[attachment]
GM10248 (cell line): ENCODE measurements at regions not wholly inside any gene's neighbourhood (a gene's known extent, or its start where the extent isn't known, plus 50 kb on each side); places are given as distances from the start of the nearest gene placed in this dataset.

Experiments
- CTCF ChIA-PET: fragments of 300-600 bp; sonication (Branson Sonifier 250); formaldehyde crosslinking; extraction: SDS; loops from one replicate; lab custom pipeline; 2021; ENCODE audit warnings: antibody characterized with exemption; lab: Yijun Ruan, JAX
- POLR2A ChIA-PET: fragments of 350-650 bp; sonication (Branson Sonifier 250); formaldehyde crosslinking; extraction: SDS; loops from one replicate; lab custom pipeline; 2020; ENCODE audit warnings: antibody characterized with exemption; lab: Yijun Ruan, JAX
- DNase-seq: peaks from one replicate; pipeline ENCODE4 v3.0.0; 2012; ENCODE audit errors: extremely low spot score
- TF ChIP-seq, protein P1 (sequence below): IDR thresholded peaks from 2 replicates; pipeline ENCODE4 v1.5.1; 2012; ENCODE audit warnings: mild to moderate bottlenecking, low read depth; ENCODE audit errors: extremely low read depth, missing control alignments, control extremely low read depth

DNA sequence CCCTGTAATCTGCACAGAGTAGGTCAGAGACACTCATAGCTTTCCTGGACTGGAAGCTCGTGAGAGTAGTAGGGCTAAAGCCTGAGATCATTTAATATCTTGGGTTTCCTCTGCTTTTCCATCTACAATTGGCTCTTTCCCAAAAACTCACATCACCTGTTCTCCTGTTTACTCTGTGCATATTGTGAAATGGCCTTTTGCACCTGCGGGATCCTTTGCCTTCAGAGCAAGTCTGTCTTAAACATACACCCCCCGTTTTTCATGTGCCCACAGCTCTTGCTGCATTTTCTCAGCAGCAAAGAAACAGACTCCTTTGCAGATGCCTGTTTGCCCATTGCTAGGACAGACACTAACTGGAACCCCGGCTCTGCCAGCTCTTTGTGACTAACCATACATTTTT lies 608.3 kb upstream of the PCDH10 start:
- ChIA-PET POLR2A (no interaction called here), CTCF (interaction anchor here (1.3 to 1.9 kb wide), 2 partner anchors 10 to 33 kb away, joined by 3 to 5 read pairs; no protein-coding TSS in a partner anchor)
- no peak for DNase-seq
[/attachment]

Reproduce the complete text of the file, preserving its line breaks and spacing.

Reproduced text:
GM10248 (cell line): ENCODE measurements at regions not wholly inside any gene's neighbourhood (a gene's known extent, or its start where the extent isn't known, plus 50 kb on each side); places are given as distances from the start of the nearest gene placed in this dataset.

Experiments
- CTCF ChIA-PET: fragments of 300-600 bp; sonication (Branson Sonifier 250); formaldehyde crosslinking; extraction: SDS; loops from one replicate; lab custom pipeline; 2021; ENCODE audit warnings: antibody characterized with exemption; lab: Yijun Ruan, JAX
- POLR2A ChIA-PET: fragments of 350-650 bp; sonication (Branson Sonifier 250); formaldehyde crosslinking; extraction: SDS; loops from one replicate; lab custom pipeline; 2020; ENCODE audit warnings: antibody characterized with exemption; lab: Yijun Ruan, JAX
- DNase-seq: peaks from one replicate; pipeline ENCODE4 v3.0.0; 2012; ENCODE audit errors: extremely low spot score
- TF ChIP-seq, protein P1 (sequence below): IDR thresholded peaks from 2 replicates; pipeline ENCODE4 v1.5.1; 2012; ENCODE audit warnings: mild to moderate bottlenecking, low read depth; ENCODE audit errors: extremely low read depth, missing control alignments, control extremely low read depth

DNA sequence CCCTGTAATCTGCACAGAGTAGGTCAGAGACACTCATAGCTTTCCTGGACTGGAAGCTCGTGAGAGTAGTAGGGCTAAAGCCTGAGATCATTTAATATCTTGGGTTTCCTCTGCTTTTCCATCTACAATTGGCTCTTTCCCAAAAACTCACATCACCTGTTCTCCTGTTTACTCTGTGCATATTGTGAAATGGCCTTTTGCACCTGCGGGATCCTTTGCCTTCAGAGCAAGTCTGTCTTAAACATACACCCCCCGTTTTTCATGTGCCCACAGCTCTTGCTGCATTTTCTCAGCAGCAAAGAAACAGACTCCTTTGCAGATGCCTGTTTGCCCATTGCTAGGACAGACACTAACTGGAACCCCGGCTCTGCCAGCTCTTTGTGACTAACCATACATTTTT lies 608.3 kb upstream of the PCDH10 start:
- ChIA-PET POLR2A (no interaction called here), CTCF (interaction anchor here (1.3 to 1.9 kb wide), 2 partner anchors 10 to 33 kb away, joined by 3 to 5 read pairs; no protein-coding TSS in a partner anchor)
- no peak for DNase-seq